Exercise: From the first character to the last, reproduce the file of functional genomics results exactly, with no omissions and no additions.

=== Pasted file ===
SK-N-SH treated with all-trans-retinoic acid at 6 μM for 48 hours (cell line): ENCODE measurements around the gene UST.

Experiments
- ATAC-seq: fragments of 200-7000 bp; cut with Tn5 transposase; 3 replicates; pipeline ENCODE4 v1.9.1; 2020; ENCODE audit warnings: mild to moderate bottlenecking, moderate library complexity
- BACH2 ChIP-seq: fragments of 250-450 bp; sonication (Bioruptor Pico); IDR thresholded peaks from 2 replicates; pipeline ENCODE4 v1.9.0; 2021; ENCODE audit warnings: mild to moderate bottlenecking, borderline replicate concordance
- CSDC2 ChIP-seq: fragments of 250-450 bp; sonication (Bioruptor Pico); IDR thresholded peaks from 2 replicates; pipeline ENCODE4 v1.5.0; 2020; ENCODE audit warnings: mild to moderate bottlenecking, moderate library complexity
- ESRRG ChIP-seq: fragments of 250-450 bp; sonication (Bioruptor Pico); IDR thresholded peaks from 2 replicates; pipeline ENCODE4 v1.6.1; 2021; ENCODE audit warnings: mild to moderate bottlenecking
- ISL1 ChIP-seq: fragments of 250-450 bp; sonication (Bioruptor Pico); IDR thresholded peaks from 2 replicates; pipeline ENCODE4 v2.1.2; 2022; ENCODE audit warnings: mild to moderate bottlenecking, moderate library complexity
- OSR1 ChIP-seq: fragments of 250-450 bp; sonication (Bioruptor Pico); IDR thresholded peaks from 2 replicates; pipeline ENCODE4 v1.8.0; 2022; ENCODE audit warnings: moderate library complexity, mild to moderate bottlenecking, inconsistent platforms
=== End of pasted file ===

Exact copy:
SK-N-SH treated with all-trans-retinoic acid at 6 μM for 48 hours (cell line): ENCODE measurements around the gene UST.

Experiments
- ATAC-seq: fragments of 200-7000 bp; cut with Tn5 transposase; 3 replicates; pipeline ENCODE4 v1.9.1; 2020; ENCODE audit warnings: mild to moderate bottlenecking, moderate library complexity
- BACH2 ChIP-seq: fragments of 250-450 bp; sonication (Bioruptor Pico); IDR thresholded peaks from 2 replicates; pipeline ENCODE4 v1.9.0; 2021; ENCODE audit warnings: mild to moderate bottlenecking, borderline replicate concordance
- CSDC2 ChIP-seq: fragments of 250-450 bp; sonication (Bioruptor Pico); IDR thresholded peaks from 2 replicates; pipeline ENCODE4 v1.5.0; 2020; ENCODE audit warnings: mild to moderate bottlenecking, moderate library complexity
- ESRRG ChIP-seq: fragments of 250-450 bp; sonication (Bioruptor Pico); IDR thresholded peaks from 2 replicates; pipeline ENCODE4 v1.6.1; 2021; ENCODE audit warnings: mild to moderate bottlenecking
- ISL1 ChIP-seq: fragments of 250-450 bp; sonication (Bioruptor Pico); IDR thresholded peaks from 2 replicates; pipeline ENCODE4 v2.1.2; 2022; ENCODE audit warnings: mild to moderate bottlenecking, moderate library complexity
- OSR1 ChIP-seq: fragments of 250-450 bp; sonication (Bioruptor Pico); IDR thresholded peaks from 2 replicates; pipeline ENCODE4 v1.8.0; 2022; ENCODE audit warnings: moderate library complexity, mild to moderate bottlenecking, inconsistent platforms